The Supreme Court rejecting the three-member inquiry panel proposed by the BCCI on Tuesday to probe the spot-fixing scandal has shown the sports body in an even more poor light.
The court’s direction allowing the Board to form its own panel was seen as an opportunity to show the right intent to clean up the mess that has enveloped the sport in the country. The BCCI’s choice of members instead seemed more an attempt to cover its tracks, the cricket fraternity felt.
Former India all-rounder and chairman of selectors, Chandu Borde, felt BCCI missed a golden opportunity. “The image of BCCI has taken a hit. It was evident from the fact that the three members had conflict of interest issues. There was a clear opportunity to make a fair decision. The SC has rightly turned them down,” Borde said.
Former India skipper, Ajit Wadekar felt the focus has turned to BCCI’s power struggle rather than on a clean-up of corruption in the game. “All we see nowadays is BCCI trying to control the damage to their administrators. The focus of cleaning the mess is far from the mind,” Wadekar said.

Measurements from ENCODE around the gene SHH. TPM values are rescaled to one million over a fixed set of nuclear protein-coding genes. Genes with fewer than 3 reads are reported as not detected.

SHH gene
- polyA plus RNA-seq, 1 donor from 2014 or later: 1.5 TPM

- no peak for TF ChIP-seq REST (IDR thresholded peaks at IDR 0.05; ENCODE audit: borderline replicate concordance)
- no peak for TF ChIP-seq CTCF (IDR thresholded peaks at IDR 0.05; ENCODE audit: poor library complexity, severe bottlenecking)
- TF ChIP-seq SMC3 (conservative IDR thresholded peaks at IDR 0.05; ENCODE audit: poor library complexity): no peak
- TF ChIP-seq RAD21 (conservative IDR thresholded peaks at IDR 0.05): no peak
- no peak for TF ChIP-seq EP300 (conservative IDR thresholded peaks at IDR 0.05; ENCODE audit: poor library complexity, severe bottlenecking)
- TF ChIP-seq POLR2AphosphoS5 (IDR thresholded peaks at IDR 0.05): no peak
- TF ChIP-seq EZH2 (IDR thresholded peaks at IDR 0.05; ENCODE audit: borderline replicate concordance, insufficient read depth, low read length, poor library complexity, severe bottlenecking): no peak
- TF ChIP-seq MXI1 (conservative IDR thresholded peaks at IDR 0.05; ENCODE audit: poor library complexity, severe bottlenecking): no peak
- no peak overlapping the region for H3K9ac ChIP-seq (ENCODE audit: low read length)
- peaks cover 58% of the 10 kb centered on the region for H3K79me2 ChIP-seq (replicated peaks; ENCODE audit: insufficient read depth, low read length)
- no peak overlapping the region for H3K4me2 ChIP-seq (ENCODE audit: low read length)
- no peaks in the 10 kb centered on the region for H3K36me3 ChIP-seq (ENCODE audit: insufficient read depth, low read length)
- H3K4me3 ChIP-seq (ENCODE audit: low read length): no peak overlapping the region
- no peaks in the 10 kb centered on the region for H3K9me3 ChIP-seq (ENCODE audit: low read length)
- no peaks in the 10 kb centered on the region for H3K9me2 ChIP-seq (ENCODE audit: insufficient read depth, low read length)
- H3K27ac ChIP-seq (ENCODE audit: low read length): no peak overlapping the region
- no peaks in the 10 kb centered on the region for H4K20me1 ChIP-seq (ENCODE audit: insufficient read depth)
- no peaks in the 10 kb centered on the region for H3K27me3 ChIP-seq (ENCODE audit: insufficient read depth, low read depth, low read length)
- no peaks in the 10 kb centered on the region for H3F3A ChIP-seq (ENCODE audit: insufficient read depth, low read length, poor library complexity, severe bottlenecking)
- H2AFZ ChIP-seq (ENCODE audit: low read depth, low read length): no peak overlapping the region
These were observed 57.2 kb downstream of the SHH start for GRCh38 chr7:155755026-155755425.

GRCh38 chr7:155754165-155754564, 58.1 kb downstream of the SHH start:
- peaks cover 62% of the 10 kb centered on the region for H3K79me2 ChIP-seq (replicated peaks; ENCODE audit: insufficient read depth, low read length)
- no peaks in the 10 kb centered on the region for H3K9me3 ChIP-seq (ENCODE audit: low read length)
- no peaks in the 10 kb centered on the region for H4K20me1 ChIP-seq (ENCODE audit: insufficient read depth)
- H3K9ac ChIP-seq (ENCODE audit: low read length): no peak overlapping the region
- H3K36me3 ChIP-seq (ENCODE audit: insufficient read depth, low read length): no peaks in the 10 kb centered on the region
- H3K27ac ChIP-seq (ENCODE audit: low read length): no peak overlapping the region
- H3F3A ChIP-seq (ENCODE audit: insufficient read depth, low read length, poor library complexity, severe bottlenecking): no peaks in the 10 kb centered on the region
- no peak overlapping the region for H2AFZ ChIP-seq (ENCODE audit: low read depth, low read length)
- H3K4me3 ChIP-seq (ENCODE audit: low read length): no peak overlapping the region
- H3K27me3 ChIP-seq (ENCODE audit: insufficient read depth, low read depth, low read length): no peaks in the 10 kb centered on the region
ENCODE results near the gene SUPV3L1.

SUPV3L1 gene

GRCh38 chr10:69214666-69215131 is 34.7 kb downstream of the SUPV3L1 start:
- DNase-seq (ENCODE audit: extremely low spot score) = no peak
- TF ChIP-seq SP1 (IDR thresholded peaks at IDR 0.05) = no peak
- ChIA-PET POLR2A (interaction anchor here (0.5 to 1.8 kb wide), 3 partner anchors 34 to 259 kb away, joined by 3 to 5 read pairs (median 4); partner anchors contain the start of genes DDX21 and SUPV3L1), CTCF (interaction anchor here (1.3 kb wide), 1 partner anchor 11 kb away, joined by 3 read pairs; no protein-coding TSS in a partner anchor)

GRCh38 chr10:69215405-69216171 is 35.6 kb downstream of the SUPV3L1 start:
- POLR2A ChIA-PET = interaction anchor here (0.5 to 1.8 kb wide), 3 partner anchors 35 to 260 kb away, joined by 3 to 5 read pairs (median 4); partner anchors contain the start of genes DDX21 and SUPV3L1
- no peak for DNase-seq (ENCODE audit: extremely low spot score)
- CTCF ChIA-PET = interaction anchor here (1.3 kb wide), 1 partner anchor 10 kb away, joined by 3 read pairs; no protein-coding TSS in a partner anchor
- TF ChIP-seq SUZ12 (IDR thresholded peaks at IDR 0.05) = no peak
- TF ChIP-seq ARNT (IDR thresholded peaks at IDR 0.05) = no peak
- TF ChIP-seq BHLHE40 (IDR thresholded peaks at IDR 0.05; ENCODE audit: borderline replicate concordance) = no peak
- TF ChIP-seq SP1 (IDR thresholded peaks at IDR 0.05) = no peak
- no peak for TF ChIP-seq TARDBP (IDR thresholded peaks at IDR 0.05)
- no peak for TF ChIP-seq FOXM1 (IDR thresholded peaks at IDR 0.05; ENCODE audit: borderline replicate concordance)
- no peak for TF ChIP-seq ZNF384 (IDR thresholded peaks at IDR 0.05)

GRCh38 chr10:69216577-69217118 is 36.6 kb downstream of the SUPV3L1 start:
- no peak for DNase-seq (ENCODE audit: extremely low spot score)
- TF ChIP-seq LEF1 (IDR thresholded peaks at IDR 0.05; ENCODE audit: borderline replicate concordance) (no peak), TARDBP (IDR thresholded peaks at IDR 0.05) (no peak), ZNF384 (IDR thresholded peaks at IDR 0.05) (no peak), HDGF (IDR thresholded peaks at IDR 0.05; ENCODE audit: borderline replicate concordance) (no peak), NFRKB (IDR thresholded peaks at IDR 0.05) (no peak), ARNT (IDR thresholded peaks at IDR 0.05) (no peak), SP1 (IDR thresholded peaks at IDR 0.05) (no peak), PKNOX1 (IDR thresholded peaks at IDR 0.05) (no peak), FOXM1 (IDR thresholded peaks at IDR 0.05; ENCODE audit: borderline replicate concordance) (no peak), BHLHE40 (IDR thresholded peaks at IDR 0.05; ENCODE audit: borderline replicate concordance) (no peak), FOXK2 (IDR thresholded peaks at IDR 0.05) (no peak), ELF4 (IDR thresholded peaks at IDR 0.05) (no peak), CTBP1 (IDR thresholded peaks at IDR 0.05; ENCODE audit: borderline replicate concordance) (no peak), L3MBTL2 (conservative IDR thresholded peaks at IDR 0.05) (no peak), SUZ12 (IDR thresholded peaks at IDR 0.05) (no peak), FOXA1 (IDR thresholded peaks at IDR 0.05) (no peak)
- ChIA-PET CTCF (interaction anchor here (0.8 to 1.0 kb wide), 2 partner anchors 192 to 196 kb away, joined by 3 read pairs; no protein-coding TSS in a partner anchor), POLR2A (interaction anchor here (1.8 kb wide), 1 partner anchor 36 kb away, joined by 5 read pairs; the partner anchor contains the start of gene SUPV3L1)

“The opportunity was apparent, the Board officials could have appointed a fair, non-partisan committee, but that has not been the case and it is clearly not good for the Board’s image.”
Former India pace bowler and 1983 World Cup hero, Madan Lal, too echoed those sentiments. “After months of dilly-dallying, the moment had arrived for the Board to take a firm stand, but again it missed a trick. A positive move here could have doused many fires and sent a positive message to the cricket fans,” he said.
The former India coach though is still positive. He feels the Supreme Court’s investigation could flush out the dirt. “We need to be optimistic.”